Worse still is that levels of financial literacy are lower among the less educated, minorities, and women. Almost 65 percent of Americans with graduate degrees possess basic financial knowledge and skills, compared to just 19 percent of high-school grads. African Americans and Hispanics score lower than do whites on surveys measuring knowledge about financial concepts like debt. And analysis done in the U.S. and Europe has consistently found that women are significantly less likely to answer financial-literacy questions correctly than men.
The costs of financial illiteracy are high. For example, research on credit-card debt found that those with lower levels of debt literacy were more likely to do things that resulted in higher fees and charges like going over the credit limit or only making the minimum payment. One study estimates that up to one-third of the fees and charges paid by those with lower debt literacy is due to a lack of knowledge. Overall, financial mistakes tend to be more common among those with less education and income. Financial institutions often target such unsophisticated consumers with their less-than-straightforward—and often very expensive—financial products. A recent study found that misconduct by financial advisers is concentrated in firms located in counties with low levels of education and elderly populations.
By contrast, being financially savvy has clear payoffs. Those with higher levels of financial literacy are more likely to plan for retirement, make better investment decisions, refinance mortgages at the optimal time, and manage credit-card debt better. They are also more likely to sidestep common pitfalls like borrowing against 401(k) accounts.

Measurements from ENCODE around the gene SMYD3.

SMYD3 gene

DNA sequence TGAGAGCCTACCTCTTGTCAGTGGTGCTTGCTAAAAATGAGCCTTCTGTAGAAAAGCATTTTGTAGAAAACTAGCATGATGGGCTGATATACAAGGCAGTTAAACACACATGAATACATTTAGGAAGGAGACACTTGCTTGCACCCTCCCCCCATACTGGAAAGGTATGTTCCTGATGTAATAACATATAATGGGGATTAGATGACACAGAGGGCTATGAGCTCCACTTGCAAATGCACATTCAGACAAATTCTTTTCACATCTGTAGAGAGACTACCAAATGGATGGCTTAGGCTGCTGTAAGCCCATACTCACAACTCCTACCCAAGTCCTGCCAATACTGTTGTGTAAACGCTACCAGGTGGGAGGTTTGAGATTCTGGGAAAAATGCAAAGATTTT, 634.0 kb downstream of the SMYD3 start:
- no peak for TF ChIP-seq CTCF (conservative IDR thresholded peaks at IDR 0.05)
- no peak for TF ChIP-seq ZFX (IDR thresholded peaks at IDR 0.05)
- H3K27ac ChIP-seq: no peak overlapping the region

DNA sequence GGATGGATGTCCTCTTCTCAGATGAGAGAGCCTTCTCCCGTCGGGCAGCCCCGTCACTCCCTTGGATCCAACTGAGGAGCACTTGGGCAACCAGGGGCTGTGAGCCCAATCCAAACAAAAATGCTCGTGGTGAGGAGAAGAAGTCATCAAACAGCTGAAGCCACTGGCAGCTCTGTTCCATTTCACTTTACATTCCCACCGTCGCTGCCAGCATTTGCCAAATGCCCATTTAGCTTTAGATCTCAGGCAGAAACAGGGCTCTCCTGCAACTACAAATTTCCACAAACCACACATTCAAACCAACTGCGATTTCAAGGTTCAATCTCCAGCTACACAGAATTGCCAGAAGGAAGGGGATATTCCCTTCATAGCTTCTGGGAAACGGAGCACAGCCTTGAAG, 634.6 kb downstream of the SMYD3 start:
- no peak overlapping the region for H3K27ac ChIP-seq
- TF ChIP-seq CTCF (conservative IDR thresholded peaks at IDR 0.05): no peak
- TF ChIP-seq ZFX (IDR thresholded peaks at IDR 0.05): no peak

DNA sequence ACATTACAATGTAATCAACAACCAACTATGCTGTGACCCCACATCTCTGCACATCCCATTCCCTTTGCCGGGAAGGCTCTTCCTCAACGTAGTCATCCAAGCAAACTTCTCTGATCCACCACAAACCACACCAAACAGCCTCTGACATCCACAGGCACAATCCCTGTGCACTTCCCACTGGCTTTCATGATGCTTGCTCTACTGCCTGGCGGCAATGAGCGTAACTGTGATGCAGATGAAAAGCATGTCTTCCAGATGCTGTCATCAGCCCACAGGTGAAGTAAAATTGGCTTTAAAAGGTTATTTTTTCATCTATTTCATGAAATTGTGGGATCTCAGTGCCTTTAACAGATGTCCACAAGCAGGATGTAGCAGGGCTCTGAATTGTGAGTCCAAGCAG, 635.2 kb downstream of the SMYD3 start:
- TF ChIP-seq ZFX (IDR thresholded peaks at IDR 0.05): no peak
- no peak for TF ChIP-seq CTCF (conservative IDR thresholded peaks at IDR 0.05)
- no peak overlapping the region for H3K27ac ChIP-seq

So who is financially literate? Disproportionately, they are white males from college-educated families whose parents had stocks and retirement savings. Phillip Cartwright, the CEO of a biotech start up, underscores the high levels of financial literacy among white men at the top. Talking to me about how he manages his finances he said, “I talked to different financial advisors. But I went to business school, I worked in finance for five years. So I went to meet with some [advisors] and I thought ‘Maybe these people know something?’ I couldn’t find anybody who knew a lot more than I did.”
The George Washington University economics professor Annamaria Lusardi has done pioneering research on financial literacy. Her studies have documented the gaps in financial knowledge among different demographic groups. “What the data on financial literacy shows is that financial knowledge is unequally distributed,” says Lusardi. “Those with the least knowledge are also the most vulnerable groups in economic terms. As a result, the lack of financial literacy exacerbates economic inequality.” Lusardi’s own analysis has estimated that more than one-third of wealth inequality could be accounted for by disparities in financial knowledge.